What are known as ‘nucleated’ coal mines are usually larger and later concerns. Historic England note “It was not until around the mid-nineteenth century, when steam-powered winding started to replace horse power, that the archetypal pit head with buildings clustered around a pair of shafts really developed… The highly capitalised pitheads that are now seen as emblematic of the coal industry… mainly date to the second half of the nineteenth and the early twentieth centuries” (Historic England 2017 p.13)
A surviving example of an associated development from this later phase of coal mining is the fan house from East Gawber Hall Colliery, Barnsley [SYSMR 4561, NHLE 1017748], used to extract foul air from the mine. The fanhouse here is designated as a building that “originally housed a Guibal fan, a steam-powered device commonly used for mine ventilation in the late 19th century, and dating in this case to the 1880s… stale air was drawn from the mine shaft through an inlet passage, and expelled through a chimney-like outlet or evasee. The evasee is the site’s most prominent survival, standing to 10m” (Historic England scheduling notification).
Technological advances such as these allowed for deeper mining and, as a result, mining could move east, into the concealed coalfield. Abell notes, of this later phase of mining: ‘As the [19th] century progressed the depth of collieries steadily increased. In 1862 the Oaks Colliery at Barnsley was working coal from shafts 250 yards (75 metres), but only six years later Denaby Colliery became the deepest pit in Yorkshire by producing coal from the Barnsley seam at a depth of 450 yards (135 metres). Twenty years later Cadeby Main was heading for a depth of 750 yards (230 metres), completed in 1893’ (Abell 1977 p.60).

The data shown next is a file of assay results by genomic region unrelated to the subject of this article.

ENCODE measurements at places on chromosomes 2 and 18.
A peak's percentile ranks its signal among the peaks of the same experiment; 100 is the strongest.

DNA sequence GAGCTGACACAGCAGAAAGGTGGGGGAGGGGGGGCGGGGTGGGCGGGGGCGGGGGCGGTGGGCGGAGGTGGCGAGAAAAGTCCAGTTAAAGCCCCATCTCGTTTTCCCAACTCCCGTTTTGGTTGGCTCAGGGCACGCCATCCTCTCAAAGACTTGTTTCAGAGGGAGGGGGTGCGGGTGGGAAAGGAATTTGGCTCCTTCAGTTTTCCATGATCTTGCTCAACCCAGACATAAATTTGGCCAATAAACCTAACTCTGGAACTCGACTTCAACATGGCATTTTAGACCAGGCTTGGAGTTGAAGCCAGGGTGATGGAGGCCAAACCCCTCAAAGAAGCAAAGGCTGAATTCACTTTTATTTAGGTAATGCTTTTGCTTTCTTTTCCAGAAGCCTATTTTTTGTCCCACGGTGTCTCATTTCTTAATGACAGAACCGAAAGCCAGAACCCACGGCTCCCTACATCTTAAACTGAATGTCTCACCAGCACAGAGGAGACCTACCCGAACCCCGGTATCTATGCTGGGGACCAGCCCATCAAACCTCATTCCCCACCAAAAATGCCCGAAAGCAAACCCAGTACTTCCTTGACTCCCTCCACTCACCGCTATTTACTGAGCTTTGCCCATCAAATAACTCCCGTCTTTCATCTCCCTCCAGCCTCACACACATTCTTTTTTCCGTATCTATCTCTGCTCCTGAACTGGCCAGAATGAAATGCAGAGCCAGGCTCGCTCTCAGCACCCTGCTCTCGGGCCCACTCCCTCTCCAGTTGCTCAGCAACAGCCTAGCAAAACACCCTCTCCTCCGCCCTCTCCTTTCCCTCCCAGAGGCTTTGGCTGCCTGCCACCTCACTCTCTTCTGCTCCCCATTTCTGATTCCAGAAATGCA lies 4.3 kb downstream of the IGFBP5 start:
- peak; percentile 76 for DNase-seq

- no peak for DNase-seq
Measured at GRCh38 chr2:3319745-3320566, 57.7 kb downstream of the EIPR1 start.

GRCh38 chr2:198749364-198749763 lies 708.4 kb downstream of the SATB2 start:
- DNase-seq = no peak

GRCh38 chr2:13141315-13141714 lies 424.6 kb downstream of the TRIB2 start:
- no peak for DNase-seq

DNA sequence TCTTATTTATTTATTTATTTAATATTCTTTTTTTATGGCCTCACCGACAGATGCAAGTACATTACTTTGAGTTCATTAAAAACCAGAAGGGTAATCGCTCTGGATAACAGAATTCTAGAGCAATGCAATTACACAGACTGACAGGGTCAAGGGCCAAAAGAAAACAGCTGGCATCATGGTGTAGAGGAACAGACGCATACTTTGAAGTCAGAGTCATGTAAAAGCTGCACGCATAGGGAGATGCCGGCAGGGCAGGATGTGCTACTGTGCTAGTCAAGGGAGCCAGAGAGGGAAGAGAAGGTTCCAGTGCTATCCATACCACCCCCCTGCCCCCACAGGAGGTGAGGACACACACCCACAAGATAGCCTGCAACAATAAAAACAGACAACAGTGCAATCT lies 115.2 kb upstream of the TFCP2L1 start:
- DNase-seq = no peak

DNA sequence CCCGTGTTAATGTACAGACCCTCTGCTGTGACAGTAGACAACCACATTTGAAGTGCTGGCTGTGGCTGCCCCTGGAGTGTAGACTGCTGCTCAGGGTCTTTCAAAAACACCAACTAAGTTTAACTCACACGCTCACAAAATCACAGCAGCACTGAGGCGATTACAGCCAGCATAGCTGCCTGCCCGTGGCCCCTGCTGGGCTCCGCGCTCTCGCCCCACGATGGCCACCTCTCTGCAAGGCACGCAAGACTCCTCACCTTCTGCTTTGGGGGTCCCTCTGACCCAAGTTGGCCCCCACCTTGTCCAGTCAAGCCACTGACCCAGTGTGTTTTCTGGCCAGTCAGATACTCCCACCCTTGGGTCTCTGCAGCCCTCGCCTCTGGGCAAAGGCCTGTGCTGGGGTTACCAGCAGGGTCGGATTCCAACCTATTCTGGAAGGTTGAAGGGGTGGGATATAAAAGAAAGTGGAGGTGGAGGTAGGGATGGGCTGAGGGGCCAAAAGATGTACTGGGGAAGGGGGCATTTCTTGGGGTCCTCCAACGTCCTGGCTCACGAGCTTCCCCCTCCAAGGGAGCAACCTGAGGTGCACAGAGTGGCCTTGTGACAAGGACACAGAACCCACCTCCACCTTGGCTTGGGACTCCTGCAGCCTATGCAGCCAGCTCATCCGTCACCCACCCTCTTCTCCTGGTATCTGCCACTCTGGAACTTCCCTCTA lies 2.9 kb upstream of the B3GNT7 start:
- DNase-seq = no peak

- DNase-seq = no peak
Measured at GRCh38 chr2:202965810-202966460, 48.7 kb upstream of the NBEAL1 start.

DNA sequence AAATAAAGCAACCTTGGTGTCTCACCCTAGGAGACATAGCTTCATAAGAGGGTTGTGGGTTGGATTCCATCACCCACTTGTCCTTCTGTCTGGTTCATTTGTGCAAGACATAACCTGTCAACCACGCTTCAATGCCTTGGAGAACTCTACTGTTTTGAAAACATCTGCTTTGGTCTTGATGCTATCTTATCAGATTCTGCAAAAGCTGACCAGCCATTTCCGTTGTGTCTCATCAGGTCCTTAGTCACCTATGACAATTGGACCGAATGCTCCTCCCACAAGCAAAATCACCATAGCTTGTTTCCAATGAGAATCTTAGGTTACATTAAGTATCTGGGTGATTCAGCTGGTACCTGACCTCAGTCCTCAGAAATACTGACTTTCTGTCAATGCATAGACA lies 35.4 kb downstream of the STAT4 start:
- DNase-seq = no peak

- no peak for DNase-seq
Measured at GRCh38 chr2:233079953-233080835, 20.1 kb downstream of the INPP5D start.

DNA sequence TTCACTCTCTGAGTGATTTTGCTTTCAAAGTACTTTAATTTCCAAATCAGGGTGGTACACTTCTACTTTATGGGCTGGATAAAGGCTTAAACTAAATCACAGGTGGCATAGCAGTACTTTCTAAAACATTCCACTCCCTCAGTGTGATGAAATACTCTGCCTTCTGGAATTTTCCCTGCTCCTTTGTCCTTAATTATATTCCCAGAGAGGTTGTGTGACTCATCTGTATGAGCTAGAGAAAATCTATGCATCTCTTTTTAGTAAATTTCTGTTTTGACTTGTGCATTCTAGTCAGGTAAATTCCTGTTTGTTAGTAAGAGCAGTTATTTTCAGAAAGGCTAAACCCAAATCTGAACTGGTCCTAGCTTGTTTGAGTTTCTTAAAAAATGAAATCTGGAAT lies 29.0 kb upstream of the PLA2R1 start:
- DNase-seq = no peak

Derek Bayliss (1995 ps.10-13) records the sinking of the following mines, where there was still good surviving structural evidence at that time, which helps to demonstrate the shift eastwards:
Many of the structures at such colliery sites were recorded by the former RCHME in response to planned closures in the late 20th century; detailed recording would be required if any further structures are to be lost. However, consideration of colliery structures under the Monuments Protection Programme, as well as by additional research, has afforded some structures protection through designation. Examples include: Barnsley Main Colliery [NHLE 1413541], with a colliery winding engine house and pit head structures of c.1900 origin, and Kiveton Park Colliery [NHLE 1286364 ], with office buildings dated 1875, built for the Kiveton Park Coal Company.
Well preserved structures at Hemingfield Colliery, Barnsley, which include a stone-built engine house (Bayliss 1995 p. 10), are being researched by the Friends of the Colliery (https://hemingfieldcolliery.org/) and work under the Elsecar HAZ project (mentioned under ‘iron industry’ above) is helping demonstrate their significance [SYSMR 4397].
Associated evidence for coal mining in this period may also be found, such as the Tankersley Rescue Station at Birdwell, c1902. Here buildings are ranged around three sides of a yard and were used for the storage of rescue equipment, as well as transport. The rescue station was built for the West Yorkshire Coal Mine Owners Association and is believed to be the first purpose built Coal Mine Rescue Station in England [SYSMR 4419, NHLE 1376008].